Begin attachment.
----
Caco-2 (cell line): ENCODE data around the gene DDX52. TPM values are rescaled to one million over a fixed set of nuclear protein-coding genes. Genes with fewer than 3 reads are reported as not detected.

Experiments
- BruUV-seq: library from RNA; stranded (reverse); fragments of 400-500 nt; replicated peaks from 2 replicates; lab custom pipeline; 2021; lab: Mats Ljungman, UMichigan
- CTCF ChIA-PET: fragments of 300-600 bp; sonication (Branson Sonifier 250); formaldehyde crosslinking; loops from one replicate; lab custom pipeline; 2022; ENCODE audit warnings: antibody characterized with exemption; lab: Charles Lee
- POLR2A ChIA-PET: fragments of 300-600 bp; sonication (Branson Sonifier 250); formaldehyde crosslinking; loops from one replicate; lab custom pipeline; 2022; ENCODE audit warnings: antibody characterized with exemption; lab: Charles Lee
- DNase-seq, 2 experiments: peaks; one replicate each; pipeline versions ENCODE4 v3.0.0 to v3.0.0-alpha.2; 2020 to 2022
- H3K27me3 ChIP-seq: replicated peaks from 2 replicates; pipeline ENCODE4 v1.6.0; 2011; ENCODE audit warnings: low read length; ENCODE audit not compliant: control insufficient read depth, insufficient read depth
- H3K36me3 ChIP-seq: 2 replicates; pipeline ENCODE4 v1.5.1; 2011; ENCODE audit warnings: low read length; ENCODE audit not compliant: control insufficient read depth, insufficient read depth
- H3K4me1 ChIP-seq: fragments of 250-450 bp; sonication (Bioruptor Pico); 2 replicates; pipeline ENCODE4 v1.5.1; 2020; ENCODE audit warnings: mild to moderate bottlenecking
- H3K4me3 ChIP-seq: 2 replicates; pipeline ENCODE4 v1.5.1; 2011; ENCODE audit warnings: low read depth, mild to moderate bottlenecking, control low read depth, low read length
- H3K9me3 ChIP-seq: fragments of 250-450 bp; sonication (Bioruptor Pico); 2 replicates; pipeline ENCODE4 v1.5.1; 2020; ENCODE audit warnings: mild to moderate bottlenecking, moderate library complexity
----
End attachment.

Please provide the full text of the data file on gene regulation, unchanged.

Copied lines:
Caco-2 (cell line): ENCODE data around the gene DDX52. TPM values are rescaled to one million over a fixed set of nuclear protein-coding genes. Genes with fewer than 3 reads are reported as not detected.

Experiments
- BruUV-seq: library from RNA; stranded (reverse); fragments of 400-500 nt; replicated peaks from 2 replicates; lab custom pipeline; 2021; lab: Mats Ljungman, UMichigan
- CTCF ChIA-PET: fragments of 300-600 bp; sonication (Branson Sonifier 250); formaldehyde crosslinking; loops from one replicate; lab custom pipeline; 2022; ENCODE audit warnings: antibody characterized with exemption; lab: Charles Lee
- POLR2A ChIA-PET: fragments of 300-600 bp; sonication (Branson Sonifier 250); formaldehyde crosslinking; loops from one replicate; lab custom pipeline; 2022; ENCODE audit warnings: antibody characterized with exemption; lab: Charles Lee
- DNase-seq, 2 experiments: peaks; one replicate each; pipeline versions ENCODE4 v3.0.0 to v3.0.0-alpha.2; 2020 to 2022
- H3K27me3 ChIP-seq: replicated peaks from 2 replicates; pipeline ENCODE4 v1.6.0; 2011; ENCODE audit warnings: low read length; ENCODE audit not compliant: control insufficient read depth, insufficient read depth
- H3K36me3 ChIP-seq: 2 replicates; pipeline ENCODE4 v1.5.1; 2011; ENCODE audit warnings: low read length; ENCODE audit not compliant: control insufficient read depth, insufficient read depth
- H3K4me1 ChIP-seq: fragments of 250-450 bp; sonication (Bioruptor Pico); 2 replicates; pipeline ENCODE4 v1.5.1; 2020; ENCODE audit warnings: mild to moderate bottlenecking
- H3K4me3 ChIP-seq: 2 replicates; pipeline ENCODE4 v1.5.1; 2011; ENCODE audit warnings: low read depth, mild to moderate bottlenecking, control low read depth, low read length
- H3K9me3 ChIP-seq: fragments of 250-450 bp; sonication (Bioruptor Pico); 2 replicates; pipeline ENCODE4 v1.5.1; 2020; ENCODE audit warnings: mild to moderate bottlenecking, moderate library complexity